One of his favourite events, which epitomises the best of Berlin nightlife, is a night called Radiant Love, which comes around every two or three months. “I’ve listened to club music and played club music; I don’t really go to clubs to be in clubs,” he says. “If I do go, it’s usually because I know the music is gonna be nice, and I can dance with my friends. These people have this specific focus to kind of recreate the dance floor… as a queer space that was very intersectional, so not just a queer party for queer people but a space of engagement, full of respect and love.” Although the event is still a little under the radar, Duran says that the last party drew 500 or 600 people. “Because the way they advertise it, it always manages to draw the right crowd, but new people each time,” he says. “They’re very careful with how they do that, and there’s nothing elitist about it whatsoever… this one just feels like it’s for everyone.”
Don’t think that even a nightlife-focussed trip to Berlin will leave you hanging during the day: one of Duran’s favourite neighbourhoods to explore is the one in which Isla is located.
The coffee shop is right off of Hermannstraße, one of Neukölln’s main drags, which, like so many streets in the capital, is a stretch of fairly unappealing postwar architecture broken up by ornamented pre-war buildings doused in graffiti. It sits at the edge of Schillerkiez, the mini-neighbourhood that fills the blocks between Hermannstraße and Tempelhofer Feld, the decommissioned airport and site of the Western Allies’ Berlin Airlift that’s now a public park and much-loved summer barbecue spot.
Inside, Isla is an oasis, a refuge from the humanity outside coming and going, a light-filled café dotted with plants and artwork and an ever-evolving setup of furniture that’s locally made from creatively reclaimed materials, such as stylish benches made from old doors.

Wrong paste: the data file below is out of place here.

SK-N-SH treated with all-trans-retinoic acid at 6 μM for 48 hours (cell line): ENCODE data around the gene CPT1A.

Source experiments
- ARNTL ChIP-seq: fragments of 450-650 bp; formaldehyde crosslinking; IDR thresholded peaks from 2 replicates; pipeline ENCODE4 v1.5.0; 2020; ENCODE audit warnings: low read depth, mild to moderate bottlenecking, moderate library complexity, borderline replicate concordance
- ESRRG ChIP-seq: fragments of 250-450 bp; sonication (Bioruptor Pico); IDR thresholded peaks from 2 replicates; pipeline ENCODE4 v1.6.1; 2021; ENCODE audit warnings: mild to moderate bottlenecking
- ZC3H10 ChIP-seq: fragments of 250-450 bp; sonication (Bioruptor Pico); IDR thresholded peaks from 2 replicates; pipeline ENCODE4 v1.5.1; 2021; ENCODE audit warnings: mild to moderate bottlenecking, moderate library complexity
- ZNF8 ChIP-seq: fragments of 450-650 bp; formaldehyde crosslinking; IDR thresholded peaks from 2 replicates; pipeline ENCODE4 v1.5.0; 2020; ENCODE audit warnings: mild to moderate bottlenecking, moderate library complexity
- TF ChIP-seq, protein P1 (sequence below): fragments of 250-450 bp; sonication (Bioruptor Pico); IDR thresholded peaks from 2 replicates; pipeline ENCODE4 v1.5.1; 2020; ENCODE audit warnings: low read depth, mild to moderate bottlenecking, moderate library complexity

“I think since living here, Neukölln has become quite easily the most dynamic part of the city,” he says. Although he mentions that he’d like to see more mixing between the neighbourhood’s parallel societies – it’s populated by first- and second-generation Arabic and Turkish residents, anglophone hipsters and former East and West Germans, among many, many others – he adds that Neukölln’s ever-changing face is part of its appeal. “It’s a lot of self-made people from abroad, taking knowledge from their home countries like the States and England and Australia, and people from other parts of the world, and utilising this blank cheap canvas that is Berlin,” he says, acknowledging that “the cheapness and the liberty come at the expense of other people’s claim to the history of the city”.
For Duran, his freedom is found in Isla, a successful project that lets him put radical sustainability practices into action on his own terms. He’s dedicated to quality ethical sourcing (he’ll even factor in the ‘wokeness’ of a company’s advertising when it comes to picking products) and to building a circular economy, where waste products from one process can be repurposed for use in another process: say, transforming leftover milk into ricotta and yoghurt to accompany a weekend brunch dish. He’s also big into seasonal coffees, meaning that the espresso you have your first day in town might taste different on your last visit, thanks to the single-origin blends Duran rotates through the lineup.